Saturday, February 27, 2010

The Trouble With Harry - some thoughts on adaptation after watching Harry Potter and the Half-Blood Prince

Adapting something like the Harry Potter novels is a mixed blessing. On the one hand, it's a high-profile job and box office is guaranteed. On the other hand, the huge and rabid fan following of the books makes it all but impossible to truly adapt the source material to the movie format. Instead, you're forced to translate the story as literally as possible. And with the Harry Potter books, that translation isn't easy at all.

J.K. Rowling uses a fairly rigid formula in most of the series (the exceptions being books 5 and 7). The events take place over one school year, which is a very long time frame for a movie. Moreover, this also means that plotwise, the action is often quite sparse, as whatever problem confronts Harry and his pals can only be laid to rest after several months. In a novel, skillfully told, that doesn't have to be a problem. But in a film, the lack of definite forward momentum presents a real obstacle to good storytelling, especially in adventure-type genres.

So when it comes to Harry Potter and the Half-Blood Prince, the weakest novel in the series by far (though more on this later), the limitations of this type of approach take centre stage. I'm assuming you've seen the film or read the book, so I'll spoil 'episode VI'. I'll try to avoid spoilage of book 7 though be warned that it might not be completely possible.

There are only three important events in the narrative: Snape is revealed to be a traitor in league with the Dark Lord, Harry and Dumbledore discover the secret of Voldemort's Power, and Snape kills Dumbledore as the latter is attacked by the Death Eaters. The rest of the book and film are filled with incidents, some of which are amusing, some of which amount to very little. Romance rears its ugly head, and just as with Lord of the Rings, the author's choices about who pairs off with whom are debatable at best. Moreover, the treatment of love is especially child-like and immature in both episodes VI and VII, especially if you keep in mind we're dealing with 16 to 17 year-olds now. And when translated to the screen, these uninvolving romances fall even flatter than they did in the novel. Bizarrely, one scene (not in the book) in the opening sequence of the film shows Harry being hit on by a lovely waitress, and showing every intention of taking up her not-so-subtle invitation. To have him revert to the romantic awareness level of an 8-year old is even less plausible because of that scene.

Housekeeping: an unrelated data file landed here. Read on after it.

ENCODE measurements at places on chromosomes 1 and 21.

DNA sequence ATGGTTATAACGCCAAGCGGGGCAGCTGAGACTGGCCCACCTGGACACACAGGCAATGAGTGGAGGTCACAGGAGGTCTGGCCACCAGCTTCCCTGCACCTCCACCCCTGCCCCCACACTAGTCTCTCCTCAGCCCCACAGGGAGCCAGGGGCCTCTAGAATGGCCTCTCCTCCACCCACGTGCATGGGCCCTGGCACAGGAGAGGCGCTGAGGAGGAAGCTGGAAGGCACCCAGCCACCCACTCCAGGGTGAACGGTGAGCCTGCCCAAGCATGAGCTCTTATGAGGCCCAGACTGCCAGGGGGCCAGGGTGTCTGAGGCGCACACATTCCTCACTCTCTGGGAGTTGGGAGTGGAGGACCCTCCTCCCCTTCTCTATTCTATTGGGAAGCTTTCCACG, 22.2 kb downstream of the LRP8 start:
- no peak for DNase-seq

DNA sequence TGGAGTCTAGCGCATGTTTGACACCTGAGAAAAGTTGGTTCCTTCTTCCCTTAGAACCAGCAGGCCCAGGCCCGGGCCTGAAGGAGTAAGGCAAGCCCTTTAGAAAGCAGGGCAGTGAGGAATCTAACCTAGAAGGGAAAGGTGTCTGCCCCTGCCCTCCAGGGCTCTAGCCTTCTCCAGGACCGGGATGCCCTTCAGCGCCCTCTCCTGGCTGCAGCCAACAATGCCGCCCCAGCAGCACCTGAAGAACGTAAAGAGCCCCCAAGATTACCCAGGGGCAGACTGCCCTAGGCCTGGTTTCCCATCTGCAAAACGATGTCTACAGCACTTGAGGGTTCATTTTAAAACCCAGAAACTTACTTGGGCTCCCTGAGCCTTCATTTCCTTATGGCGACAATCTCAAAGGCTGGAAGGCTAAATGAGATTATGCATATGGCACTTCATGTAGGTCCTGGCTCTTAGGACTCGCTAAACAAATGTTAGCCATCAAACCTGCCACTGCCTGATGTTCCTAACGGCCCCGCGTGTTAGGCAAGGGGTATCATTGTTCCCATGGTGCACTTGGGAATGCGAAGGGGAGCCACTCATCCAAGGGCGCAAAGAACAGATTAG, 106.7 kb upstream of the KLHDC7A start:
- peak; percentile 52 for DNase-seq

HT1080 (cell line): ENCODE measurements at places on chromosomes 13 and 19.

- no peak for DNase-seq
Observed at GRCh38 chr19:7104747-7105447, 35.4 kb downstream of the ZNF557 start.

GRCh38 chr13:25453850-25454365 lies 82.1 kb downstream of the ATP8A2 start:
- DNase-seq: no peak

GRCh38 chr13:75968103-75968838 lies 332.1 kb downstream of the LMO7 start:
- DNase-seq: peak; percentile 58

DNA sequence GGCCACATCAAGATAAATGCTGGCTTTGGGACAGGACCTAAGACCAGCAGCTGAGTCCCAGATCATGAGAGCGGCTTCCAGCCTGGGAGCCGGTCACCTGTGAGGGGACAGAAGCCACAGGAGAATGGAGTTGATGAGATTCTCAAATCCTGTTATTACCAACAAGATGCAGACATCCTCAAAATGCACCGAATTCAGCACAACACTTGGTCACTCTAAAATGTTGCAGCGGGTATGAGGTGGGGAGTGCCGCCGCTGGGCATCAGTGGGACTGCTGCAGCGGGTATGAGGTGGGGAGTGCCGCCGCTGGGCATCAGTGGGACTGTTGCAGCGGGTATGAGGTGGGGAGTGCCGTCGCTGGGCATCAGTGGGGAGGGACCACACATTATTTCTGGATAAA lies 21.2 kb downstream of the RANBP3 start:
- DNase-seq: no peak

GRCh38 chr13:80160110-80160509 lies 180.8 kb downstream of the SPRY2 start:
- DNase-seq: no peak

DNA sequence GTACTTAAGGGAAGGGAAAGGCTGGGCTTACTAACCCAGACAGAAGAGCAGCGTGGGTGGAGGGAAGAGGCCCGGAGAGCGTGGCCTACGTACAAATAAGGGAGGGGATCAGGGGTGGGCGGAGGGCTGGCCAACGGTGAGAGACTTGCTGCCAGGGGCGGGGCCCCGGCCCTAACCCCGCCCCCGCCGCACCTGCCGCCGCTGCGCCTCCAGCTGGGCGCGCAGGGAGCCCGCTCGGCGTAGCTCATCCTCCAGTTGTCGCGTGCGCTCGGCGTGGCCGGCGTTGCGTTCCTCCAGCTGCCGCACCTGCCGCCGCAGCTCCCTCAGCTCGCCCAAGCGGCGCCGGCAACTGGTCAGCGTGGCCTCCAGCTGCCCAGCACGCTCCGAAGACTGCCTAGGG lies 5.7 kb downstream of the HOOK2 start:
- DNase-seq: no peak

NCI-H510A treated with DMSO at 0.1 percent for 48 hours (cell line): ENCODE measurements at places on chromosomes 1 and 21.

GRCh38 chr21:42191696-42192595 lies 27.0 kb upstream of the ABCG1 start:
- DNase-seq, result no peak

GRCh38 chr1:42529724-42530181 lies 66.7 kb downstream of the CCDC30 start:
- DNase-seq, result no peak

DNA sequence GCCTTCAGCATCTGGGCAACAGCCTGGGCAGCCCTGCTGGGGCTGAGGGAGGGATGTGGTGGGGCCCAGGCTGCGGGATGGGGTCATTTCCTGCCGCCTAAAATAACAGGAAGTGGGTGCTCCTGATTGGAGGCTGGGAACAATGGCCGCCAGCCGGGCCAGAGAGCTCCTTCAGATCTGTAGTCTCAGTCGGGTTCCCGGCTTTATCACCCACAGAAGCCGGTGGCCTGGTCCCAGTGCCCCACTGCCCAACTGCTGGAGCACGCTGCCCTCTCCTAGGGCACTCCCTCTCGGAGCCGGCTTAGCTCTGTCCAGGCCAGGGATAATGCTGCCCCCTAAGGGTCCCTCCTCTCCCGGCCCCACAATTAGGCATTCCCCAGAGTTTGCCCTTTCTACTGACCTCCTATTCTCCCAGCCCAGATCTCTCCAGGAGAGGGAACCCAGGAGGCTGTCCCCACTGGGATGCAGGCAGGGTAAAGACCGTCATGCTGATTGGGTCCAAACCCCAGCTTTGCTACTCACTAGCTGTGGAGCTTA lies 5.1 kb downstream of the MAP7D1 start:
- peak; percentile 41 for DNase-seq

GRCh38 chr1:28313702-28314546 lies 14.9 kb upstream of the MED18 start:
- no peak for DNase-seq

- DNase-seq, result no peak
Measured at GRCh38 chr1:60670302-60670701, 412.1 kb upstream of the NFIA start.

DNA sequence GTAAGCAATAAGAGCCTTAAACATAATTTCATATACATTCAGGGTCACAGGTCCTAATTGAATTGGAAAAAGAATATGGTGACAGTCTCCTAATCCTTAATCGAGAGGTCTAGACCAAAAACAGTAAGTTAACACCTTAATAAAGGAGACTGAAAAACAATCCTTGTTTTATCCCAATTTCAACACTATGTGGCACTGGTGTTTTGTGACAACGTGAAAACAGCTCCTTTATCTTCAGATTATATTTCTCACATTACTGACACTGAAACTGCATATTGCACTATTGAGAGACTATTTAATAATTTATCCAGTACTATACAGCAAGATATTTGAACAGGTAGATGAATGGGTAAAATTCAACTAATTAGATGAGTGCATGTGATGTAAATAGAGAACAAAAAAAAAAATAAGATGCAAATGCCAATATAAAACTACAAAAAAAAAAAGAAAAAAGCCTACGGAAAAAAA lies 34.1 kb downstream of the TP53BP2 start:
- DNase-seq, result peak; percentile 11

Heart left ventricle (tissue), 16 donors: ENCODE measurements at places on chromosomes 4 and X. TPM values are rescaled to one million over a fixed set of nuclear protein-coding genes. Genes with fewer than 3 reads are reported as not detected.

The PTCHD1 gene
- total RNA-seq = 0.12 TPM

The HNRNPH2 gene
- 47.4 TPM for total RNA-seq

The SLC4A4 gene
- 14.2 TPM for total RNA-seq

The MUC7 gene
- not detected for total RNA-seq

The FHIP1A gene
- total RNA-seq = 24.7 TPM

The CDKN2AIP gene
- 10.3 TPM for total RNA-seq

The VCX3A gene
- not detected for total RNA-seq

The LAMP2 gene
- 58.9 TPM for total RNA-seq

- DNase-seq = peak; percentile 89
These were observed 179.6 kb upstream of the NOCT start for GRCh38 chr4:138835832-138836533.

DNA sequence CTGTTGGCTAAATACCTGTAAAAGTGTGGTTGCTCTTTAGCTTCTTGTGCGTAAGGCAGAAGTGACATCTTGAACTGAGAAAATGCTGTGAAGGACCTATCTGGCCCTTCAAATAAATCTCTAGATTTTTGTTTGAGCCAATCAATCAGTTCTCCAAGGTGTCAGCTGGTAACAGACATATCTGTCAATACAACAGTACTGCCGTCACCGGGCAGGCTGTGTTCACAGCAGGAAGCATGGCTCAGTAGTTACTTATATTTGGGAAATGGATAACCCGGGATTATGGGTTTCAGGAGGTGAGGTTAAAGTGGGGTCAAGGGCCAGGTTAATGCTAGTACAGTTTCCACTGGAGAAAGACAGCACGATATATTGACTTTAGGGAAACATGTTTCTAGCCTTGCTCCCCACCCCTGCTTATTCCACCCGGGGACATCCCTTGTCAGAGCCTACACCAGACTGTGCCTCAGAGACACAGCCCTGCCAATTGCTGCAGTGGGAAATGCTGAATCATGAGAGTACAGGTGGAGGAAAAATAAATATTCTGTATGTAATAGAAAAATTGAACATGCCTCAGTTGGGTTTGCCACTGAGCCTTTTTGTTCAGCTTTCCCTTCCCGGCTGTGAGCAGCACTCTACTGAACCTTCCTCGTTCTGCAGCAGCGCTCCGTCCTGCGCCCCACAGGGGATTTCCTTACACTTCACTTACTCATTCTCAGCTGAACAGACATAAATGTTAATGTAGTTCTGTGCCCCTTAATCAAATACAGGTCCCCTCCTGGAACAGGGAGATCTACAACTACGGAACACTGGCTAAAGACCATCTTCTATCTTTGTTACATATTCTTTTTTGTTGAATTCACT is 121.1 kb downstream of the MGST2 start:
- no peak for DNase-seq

Now, as I mentioned, there are only three important events in the story, and one of these, Snape's treachery, is revealed straightway. The second and third major events both take place in act III. So here you are faced with two acts in which the storyline barely moves forward. Worse - for a very long time, the audience doesn't even know what the dramatic goals of the story are. We know the Death Eaters are planning to assassinate Dumbledore, but that plotline is kept very much in the background until the end. Harry, Hermione and Ron aren't allowed to discover anything except for 'there are mysterious going-ons going on'. Only neart the end of act two/beginning of act III is Harry given a clear mission by Dumbledore, which leads to the discovery of Voldemort's secret (he's split his soul into seven pieces and is immortal unless all of these shards are destroyed).

The problem here is that there's no reason (logically or dramatically) why Harry didn't get that mission in act 1. It would have made no difference for him - but the film would have been barely 40 minutes long. So the need to stay true to the original plotting of the narrative results in a fundamentally, even fatally flawed film.

This is made even more obvious by some scenes which end too soon, others which go on for too long and still others which seem to be pointless. Much of this is a question of choices made in the editing suite, not in the script per se - but it's obvious the weakness of the central narrative line affected the entire production.